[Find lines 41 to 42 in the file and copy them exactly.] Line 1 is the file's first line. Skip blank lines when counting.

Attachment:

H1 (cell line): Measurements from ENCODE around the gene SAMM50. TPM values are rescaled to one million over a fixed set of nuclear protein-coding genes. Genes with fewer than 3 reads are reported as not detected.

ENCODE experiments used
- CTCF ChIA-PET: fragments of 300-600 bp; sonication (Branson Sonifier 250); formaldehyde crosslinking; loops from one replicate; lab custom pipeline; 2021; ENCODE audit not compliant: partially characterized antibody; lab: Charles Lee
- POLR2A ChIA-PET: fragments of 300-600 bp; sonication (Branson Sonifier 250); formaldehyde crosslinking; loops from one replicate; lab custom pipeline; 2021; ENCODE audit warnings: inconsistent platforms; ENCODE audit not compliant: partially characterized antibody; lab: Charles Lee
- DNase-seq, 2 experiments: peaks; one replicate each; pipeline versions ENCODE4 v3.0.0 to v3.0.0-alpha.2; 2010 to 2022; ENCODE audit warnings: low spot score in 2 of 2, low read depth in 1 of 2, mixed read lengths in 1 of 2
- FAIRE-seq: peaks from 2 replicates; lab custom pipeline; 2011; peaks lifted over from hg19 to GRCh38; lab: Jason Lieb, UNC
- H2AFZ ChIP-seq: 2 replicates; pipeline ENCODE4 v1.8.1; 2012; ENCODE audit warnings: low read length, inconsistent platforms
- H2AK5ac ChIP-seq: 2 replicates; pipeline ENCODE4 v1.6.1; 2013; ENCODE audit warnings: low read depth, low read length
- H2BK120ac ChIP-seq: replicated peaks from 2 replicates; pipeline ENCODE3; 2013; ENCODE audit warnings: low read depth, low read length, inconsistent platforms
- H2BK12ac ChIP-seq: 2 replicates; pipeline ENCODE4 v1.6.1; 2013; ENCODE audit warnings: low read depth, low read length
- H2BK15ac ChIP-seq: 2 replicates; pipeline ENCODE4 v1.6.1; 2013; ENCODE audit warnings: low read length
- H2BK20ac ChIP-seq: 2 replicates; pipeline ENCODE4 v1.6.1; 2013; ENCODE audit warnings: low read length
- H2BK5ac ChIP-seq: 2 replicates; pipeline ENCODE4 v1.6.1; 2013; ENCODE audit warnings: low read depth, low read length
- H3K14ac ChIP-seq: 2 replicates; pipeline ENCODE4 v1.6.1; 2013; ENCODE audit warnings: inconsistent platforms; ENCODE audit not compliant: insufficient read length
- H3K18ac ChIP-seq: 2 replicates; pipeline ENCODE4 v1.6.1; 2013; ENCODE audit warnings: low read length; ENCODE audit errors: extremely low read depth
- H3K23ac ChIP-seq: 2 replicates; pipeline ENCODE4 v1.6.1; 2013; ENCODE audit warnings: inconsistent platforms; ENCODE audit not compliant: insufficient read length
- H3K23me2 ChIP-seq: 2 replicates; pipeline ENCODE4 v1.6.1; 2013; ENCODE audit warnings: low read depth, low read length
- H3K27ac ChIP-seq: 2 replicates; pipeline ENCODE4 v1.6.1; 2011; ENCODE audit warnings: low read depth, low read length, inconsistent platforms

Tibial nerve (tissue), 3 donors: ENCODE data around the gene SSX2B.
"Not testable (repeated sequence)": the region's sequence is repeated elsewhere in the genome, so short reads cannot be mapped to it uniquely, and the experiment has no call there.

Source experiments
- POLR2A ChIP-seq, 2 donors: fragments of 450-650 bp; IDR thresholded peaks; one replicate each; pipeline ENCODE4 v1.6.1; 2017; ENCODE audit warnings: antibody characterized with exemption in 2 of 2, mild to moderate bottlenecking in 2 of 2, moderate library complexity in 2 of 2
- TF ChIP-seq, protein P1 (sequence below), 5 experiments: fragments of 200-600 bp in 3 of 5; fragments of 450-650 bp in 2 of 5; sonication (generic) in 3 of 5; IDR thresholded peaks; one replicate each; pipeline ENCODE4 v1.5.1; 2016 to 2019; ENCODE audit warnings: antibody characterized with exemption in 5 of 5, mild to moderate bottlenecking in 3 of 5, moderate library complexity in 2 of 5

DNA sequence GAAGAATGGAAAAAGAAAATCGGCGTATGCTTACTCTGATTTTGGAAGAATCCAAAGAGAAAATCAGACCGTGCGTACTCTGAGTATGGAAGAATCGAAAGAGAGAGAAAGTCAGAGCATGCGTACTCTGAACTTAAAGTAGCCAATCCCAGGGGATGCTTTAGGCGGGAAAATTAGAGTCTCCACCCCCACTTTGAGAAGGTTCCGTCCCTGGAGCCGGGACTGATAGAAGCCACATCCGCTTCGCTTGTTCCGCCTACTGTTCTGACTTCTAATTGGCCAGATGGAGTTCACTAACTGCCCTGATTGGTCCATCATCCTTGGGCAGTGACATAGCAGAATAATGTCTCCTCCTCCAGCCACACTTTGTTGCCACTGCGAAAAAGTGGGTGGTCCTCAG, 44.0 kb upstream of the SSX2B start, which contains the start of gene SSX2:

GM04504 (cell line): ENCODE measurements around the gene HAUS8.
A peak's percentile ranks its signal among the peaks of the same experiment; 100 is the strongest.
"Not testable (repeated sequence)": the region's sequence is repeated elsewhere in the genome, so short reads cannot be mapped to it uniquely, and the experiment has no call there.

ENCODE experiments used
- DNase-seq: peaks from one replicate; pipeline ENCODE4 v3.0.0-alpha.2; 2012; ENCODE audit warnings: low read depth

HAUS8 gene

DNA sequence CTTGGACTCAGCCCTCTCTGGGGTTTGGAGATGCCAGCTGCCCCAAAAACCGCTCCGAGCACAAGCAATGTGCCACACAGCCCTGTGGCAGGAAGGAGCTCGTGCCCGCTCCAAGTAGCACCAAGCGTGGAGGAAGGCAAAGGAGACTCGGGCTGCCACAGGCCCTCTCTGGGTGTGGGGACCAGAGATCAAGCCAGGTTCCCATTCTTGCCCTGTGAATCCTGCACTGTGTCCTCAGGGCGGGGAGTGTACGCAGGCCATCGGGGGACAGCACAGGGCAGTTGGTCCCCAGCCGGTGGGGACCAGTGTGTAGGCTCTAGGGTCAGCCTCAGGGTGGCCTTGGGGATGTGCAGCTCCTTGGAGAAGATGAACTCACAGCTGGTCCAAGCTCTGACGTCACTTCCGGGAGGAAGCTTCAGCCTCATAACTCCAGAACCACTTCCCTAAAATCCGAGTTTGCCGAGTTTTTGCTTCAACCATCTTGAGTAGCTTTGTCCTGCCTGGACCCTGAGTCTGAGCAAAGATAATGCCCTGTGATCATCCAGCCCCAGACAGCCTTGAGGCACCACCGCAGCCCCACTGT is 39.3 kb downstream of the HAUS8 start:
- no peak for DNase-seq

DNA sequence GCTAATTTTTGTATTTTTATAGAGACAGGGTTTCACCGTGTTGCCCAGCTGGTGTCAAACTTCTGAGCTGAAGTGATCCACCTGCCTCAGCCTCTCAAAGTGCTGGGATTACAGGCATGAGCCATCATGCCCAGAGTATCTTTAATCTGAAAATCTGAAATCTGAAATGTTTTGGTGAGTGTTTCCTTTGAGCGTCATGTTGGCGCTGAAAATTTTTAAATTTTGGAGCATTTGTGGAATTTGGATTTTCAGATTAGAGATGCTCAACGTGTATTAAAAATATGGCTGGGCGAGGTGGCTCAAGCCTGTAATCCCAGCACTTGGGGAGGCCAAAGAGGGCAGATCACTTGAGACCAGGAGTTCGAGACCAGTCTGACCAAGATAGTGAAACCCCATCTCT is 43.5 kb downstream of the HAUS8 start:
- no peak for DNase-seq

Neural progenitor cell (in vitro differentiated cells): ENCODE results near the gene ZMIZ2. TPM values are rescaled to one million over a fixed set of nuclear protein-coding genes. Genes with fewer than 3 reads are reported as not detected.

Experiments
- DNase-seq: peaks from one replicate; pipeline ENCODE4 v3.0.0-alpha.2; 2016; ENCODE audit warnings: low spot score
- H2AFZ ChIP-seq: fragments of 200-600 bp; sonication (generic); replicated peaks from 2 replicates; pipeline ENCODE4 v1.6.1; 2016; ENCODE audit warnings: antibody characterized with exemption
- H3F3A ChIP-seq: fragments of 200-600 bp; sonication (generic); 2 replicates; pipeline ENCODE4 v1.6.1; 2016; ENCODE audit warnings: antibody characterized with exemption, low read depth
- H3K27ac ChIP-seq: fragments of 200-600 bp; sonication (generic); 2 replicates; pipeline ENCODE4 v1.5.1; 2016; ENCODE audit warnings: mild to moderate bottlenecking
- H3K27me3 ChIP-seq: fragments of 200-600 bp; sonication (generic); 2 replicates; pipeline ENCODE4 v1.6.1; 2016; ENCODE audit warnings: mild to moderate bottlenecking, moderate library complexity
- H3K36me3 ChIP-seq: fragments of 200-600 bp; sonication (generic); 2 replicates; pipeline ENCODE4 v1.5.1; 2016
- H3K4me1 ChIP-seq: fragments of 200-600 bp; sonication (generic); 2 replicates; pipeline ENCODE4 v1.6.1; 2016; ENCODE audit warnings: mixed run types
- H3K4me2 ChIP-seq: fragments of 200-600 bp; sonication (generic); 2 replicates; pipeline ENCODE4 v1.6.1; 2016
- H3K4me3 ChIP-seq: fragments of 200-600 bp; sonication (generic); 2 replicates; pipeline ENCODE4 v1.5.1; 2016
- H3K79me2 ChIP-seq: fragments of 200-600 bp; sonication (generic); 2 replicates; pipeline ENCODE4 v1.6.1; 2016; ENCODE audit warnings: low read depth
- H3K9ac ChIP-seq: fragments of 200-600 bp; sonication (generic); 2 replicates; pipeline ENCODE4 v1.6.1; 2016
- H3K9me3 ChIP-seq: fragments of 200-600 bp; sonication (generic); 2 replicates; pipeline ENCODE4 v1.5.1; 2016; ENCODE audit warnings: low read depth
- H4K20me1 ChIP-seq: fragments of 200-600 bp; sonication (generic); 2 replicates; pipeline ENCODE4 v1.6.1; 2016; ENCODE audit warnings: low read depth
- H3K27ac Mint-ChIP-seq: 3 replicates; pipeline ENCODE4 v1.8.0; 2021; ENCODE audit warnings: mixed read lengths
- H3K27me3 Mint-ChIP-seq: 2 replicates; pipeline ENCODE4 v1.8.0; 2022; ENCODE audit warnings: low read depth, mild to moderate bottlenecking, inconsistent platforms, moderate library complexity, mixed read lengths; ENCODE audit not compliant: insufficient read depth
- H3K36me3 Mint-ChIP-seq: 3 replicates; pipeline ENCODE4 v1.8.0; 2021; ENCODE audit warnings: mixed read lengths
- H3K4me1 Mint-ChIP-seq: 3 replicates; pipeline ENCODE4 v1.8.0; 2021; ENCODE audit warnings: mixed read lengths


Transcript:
- H3K27me3 ChIP-seq: fragments of 200-600 bp; sonication (generic); 2 replicates; pipeline ENCODE4 v1.6.1; 2016; ENCODE audit warnings: mild to moderate bottlenecking, moderate library complexity
- H3K36me3 ChIP-seq: fragments of 200-600 bp; sonication (generic); 2 replicates; pipeline ENCODE4 v1.5.1; 2016